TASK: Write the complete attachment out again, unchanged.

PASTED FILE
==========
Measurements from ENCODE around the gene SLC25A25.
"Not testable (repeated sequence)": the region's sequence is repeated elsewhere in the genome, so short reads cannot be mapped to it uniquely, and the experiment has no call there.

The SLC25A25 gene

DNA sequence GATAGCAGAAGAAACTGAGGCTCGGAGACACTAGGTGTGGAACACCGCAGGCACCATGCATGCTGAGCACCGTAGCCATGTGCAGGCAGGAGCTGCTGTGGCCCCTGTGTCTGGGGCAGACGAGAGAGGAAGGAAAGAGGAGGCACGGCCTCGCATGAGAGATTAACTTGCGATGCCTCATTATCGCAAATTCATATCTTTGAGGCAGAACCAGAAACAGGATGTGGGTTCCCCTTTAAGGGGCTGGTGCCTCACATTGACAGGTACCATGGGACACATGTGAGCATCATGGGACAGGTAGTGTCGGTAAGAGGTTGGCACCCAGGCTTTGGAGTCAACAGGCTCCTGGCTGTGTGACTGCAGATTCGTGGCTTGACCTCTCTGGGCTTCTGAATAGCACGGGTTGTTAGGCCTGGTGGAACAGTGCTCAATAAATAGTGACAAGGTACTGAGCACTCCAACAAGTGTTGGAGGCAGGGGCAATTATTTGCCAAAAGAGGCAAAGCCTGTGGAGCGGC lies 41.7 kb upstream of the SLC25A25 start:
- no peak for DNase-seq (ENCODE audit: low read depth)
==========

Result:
Measurements from ENCODE around the gene SLC25A25.
"Not testable (repeated sequence)": the region's sequence is repeated elsewhere in the genome, so short reads cannot be mapped to it uniquely, and the experiment has no call there.

The SLC25A25 gene

DNA sequence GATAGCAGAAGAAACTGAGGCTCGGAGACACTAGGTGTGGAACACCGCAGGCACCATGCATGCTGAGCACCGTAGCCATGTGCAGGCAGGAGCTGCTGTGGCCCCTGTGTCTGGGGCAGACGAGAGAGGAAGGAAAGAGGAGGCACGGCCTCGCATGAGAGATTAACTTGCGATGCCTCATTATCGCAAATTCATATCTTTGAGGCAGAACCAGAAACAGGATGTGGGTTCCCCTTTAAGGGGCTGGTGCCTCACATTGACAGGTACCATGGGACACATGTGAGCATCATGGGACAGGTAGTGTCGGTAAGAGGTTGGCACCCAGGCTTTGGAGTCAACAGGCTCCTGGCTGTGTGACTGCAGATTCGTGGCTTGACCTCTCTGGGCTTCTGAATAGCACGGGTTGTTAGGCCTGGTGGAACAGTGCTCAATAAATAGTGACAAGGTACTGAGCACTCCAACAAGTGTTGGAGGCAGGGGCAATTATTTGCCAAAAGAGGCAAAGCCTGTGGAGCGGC lies 41.7 kb upstream of the SLC25A25 start:
- no peak for DNase-seq (ENCODE audit: low read depth)